As we’ve been reporting for nearly a year now, the Turkish prime minister, Recep Tayyip Erdoğan, really hates Twitter. Indeed, it is arguably becoming something of an obsession for him, to the point where he has now taken the unprecedented step of suing his own country over it, as Hurriyet Daily News reports:
Prime Minister Recep Tayyip Erdoğan made an application to the Constitutional Court on April 18 over the failure to implement court rulings requesting the removal of content violating his rights, according to a senior official from his office. Erdoğan is seeking 50,000 Turkish Liras in compensation, Reuters reported.
The move has been described as a “first of its kind” by the Union of Turkish Bar Associations (TBB) head Metin Feyzioğlu, who said the prime minister of Turkey had never before filed a lawsuit against the state.
“There is no precedent for the Prime Minister of the Turkish Republic to sue the Turkish Republic and demand compensation. This is happening for the first time,” said Feyzioğlu.
He also described Erdoğan’s application to the Constitutional Court as “unlawful,” on the grounds that domestic remedies had not yet been exhausted.
Those domestic remedies include filing a lawsuit against Twitter, which naturally seems to be trying to avoid that: on April 14, its head of global public policy held talks with officials from the prime minister’s office, the Communications Ministry and telecom authorities. The company has already made concessions, as this story from Agence France-Press indicates:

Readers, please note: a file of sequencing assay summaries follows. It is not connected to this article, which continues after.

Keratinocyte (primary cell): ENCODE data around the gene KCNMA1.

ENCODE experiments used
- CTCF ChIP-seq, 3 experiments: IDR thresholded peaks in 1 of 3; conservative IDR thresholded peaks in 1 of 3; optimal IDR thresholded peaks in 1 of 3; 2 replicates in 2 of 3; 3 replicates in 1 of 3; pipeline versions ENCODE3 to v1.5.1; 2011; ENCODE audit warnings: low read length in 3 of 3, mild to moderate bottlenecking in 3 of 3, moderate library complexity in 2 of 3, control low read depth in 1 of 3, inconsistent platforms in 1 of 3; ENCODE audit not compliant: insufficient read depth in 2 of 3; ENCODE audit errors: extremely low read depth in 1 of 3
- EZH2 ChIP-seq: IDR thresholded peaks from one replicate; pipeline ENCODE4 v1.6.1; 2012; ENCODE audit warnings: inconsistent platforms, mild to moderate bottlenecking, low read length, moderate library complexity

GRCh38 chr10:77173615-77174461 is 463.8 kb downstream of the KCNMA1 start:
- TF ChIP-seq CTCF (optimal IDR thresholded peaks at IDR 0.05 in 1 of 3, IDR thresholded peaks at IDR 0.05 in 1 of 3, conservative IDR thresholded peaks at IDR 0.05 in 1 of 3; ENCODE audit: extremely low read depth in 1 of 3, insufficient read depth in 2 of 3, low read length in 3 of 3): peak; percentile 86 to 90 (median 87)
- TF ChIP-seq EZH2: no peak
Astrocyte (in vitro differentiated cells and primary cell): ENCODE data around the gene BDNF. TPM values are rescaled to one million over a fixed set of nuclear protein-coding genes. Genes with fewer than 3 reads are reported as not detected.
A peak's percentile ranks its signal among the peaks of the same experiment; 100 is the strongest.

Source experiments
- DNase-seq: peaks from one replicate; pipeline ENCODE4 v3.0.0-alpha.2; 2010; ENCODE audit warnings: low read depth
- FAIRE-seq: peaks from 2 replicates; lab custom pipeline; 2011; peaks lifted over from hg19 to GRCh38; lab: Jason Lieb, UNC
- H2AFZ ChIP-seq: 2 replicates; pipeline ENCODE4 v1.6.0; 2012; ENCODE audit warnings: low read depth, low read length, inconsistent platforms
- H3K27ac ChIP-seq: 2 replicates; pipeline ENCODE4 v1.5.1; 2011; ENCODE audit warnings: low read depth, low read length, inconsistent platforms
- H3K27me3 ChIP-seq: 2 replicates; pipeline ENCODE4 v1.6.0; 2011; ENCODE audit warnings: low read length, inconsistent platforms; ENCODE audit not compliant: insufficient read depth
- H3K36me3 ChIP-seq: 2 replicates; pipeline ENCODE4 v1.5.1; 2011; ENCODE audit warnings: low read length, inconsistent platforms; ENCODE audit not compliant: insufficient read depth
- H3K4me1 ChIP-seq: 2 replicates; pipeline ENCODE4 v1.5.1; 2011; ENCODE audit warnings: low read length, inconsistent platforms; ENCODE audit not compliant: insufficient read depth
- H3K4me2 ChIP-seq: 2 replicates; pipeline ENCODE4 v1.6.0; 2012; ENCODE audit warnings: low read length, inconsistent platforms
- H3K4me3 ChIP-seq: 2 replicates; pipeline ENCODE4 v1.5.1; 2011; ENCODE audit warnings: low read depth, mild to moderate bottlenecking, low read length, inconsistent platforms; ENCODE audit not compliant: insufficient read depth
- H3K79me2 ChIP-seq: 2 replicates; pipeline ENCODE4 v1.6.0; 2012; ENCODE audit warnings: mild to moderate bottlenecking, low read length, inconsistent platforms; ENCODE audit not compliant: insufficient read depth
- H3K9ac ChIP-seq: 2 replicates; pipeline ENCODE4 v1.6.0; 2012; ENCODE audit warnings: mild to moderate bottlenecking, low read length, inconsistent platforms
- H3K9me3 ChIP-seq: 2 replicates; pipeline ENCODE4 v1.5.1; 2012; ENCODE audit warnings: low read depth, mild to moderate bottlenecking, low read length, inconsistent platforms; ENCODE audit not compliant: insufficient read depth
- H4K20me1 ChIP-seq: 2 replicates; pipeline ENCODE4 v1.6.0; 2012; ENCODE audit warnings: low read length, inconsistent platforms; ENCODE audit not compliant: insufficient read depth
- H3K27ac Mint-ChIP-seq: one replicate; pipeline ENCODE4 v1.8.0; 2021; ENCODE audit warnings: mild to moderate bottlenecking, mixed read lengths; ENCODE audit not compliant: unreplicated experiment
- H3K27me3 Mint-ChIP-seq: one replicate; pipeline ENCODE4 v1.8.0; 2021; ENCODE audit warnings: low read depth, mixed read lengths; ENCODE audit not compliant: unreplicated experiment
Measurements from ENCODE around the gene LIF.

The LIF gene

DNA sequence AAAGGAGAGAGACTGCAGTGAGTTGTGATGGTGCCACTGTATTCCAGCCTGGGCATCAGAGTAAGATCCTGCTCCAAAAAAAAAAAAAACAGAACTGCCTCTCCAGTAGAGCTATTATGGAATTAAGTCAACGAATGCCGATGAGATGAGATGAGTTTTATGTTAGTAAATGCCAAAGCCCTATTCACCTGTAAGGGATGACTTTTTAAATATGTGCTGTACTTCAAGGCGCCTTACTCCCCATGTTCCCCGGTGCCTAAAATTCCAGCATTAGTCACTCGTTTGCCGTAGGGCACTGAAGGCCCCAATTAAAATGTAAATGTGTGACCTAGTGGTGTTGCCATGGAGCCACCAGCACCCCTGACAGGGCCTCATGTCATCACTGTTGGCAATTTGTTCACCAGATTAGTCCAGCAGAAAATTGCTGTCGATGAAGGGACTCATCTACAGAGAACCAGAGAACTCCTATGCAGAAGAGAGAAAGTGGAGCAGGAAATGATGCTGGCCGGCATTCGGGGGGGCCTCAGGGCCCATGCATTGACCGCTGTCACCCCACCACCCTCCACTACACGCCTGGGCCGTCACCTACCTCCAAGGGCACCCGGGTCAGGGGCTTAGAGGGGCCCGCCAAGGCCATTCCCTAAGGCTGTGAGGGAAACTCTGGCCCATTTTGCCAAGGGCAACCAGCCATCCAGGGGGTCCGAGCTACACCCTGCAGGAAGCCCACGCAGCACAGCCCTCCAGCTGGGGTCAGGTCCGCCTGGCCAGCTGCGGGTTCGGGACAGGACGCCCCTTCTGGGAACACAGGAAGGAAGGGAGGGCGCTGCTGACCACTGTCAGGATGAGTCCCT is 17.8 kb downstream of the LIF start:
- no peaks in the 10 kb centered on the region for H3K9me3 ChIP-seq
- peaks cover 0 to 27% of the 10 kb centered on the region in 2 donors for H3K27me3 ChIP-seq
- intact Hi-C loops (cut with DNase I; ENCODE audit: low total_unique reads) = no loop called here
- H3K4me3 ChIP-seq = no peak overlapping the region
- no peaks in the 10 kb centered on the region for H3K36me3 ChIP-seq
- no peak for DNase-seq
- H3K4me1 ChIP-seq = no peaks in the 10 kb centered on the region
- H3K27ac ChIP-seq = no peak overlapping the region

Twitter blocked two accounts on Sunday that had been used to spread corruption allegations against Turkish Prime Minister Recep Tayyip Erdogan, his government and his inner circle.
The move came after high-level meetings between the government and executives from the company last week, and after the Turkish government provoked a storm in March by trying to ban the network entirely.
The two accounts blocked on Sunday — @Haramzadeler333 and @Bascalan — leaked large amounts of secret documents and recorded phone conversations implicating Erdogan, his family and associates in a wide-ranging corruption scandal.
It seems unlikely that blocking a couple of accounts will satisfy the Turkish prime minister — it may even embolden him. Expect to see further interesting developments in this long-running struggle pitting a popular but increasingly-autocratic Erdoğan against his political opponents and supporters of freedom of speech.